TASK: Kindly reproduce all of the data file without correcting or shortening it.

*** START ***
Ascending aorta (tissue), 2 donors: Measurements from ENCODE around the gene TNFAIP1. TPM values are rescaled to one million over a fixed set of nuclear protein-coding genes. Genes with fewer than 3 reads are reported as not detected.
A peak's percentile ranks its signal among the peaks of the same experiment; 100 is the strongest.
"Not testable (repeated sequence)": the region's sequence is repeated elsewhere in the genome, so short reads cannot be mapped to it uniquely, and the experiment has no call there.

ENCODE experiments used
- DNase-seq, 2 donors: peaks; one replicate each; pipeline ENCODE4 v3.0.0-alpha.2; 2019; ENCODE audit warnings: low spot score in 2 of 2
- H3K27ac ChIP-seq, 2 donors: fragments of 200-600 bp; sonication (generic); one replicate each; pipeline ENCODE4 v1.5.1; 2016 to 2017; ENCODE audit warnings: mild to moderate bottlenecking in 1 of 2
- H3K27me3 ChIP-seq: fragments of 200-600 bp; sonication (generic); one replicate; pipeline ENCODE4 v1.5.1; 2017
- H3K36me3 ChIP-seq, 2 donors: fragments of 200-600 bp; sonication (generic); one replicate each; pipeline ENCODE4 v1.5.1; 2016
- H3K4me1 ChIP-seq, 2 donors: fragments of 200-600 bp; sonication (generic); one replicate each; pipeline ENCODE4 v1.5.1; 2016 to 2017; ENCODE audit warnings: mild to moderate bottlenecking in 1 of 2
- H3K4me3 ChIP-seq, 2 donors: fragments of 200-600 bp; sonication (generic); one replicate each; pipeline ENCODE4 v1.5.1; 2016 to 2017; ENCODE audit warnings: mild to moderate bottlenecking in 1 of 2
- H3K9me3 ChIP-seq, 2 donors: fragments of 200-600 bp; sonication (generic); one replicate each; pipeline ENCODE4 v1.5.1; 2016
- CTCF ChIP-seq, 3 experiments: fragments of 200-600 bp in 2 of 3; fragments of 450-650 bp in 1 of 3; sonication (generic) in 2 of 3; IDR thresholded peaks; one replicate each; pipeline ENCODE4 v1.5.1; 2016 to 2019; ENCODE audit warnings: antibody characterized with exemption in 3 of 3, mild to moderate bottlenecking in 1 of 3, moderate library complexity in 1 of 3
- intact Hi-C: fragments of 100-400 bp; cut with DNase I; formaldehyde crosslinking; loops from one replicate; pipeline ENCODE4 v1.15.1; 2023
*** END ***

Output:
Ascending aorta (tissue), 2 donors: Measurements from ENCODE around the gene TNFAIP1. TPM values are rescaled to one million over a fixed set of nuclear protein-coding genes. Genes with fewer than 3 reads are reported as not detected.
A peak's percentile ranks its signal among the peaks of the same experiment; 100 is the strongest.
"Not testable (repeated sequence)": the region's sequence is repeated elsewhere in the genome, so short reads cannot be mapped to it uniquely, and the experiment has no call there.

ENCODE experiments used
- DNase-seq, 2 donors: peaks; one replicate each; pipeline ENCODE4 v3.0.0-alpha.2; 2019; ENCODE audit warnings: low spot score in 2 of 2
- H3K27ac ChIP-seq, 2 donors: fragments of 200-600 bp; sonication (generic); one replicate each; pipeline ENCODE4 v1.5.1; 2016 to 2017; ENCODE audit warnings: mild to moderate bottlenecking in 1 of 2
- H3K27me3 ChIP-seq: fragments of 200-600 bp; sonication (generic); one replicate; pipeline ENCODE4 v1.5.1; 2017
- H3K36me3 ChIP-seq, 2 donors: fragments of 200-600 bp; sonication (generic); one replicate each; pipeline ENCODE4 v1.5.1; 2016
- H3K4me1 ChIP-seq, 2 donors: fragments of 200-600 bp; sonication (generic); one replicate each; pipeline ENCODE4 v1.5.1; 2016 to 2017; ENCODE audit warnings: mild to moderate bottlenecking in 1 of 2
- H3K4me3 ChIP-seq, 2 donors: fragments of 200-600 bp; sonication (generic); one replicate each; pipeline ENCODE4 v1.5.1; 2016 to 2017; ENCODE audit warnings: mild to moderate bottlenecking in 1 of 2
- H3K9me3 ChIP-seq, 2 donors: fragments of 200-600 bp; sonication (generic); one replicate each; pipeline ENCODE4 v1.5.1; 2016
- CTCF ChIP-seq, 3 experiments: fragments of 200-600 bp in 2 of 3; fragments of 450-650 bp in 1 of 3; sonication (generic) in 2 of 3; IDR thresholded peaks; one replicate each; pipeline ENCODE4 v1.5.1; 2016 to 2019; ENCODE audit warnings: antibody characterized with exemption in 3 of 3, mild to moderate bottlenecking in 1 of 3, moderate library complexity in 1 of 3
- intact Hi-C: fragments of 100-400 bp; cut with DNase I; formaldehyde crosslinking; loops from one replicate; pipeline ENCODE4 v1.15.1; 2023